Louis Icart was a prolific artist who enjoyed great popularity during his lifetime. He was not the typical starving artist. His popularity was greatest in the 1920s and 1930s, during which time he came to the US to promote his works. Wanamakers, the Philadelphia department store, was a major outlet for many of his sales. For one special promotion, Icart drew one very large pastel of a woman for every window in the store, going all around the block. Those drawings are still available, but difficult to find.
Icart was most famous for his etchings, but he worked in several different mediums, including pastel, watercolor and oil. Before the big runup of prices in all things Icart during the Japanese buying frenzy of the late 1980s, original oil paintings by Icart were available for the price of a good etching, in the range of $3-5,000. Very little was written about his oil paintings and Americans (and most of the rest of the world) didn’t seem to be very interested in them. The Japanese recognized the opportunity and bought them with zeal. After all, paintings are one of a kind, hand-painted by the artist, whereas etchings are limited edition, hand-signed by the artist. The prices of Icart’s oil paintings zoomed up in price and within just a few years prices reached $250,000 for the biggest and the best. Even standard size 13″ x 16″ paintings were selling for $40,000 each at the peak in 1989. When the real estate boom ended in Japan in 1990, and a worldwide recession ensued, the prices of all of Icart’s works tumbled faster than they had risen, but not to the levels seen prior to the rise. Oil paintings became available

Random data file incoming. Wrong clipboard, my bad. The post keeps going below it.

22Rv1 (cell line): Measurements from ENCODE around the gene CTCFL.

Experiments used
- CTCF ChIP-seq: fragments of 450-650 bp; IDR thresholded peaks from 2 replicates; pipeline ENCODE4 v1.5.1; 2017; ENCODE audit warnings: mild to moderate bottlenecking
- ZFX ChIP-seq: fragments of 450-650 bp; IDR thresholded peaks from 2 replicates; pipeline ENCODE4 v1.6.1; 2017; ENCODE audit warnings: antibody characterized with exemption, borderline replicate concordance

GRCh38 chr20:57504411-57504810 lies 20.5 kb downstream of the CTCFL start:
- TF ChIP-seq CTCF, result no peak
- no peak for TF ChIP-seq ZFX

in the $10-50,000 range and haven’t done much in the years since.
It won’t take much buying power to move this market because of the limited supply. I’ve seen it happen in many other areas of collecting. Right now there is great opportunity, but I suspect that one day, someone will recognize that and people may look back on this time as a missed opportunity.
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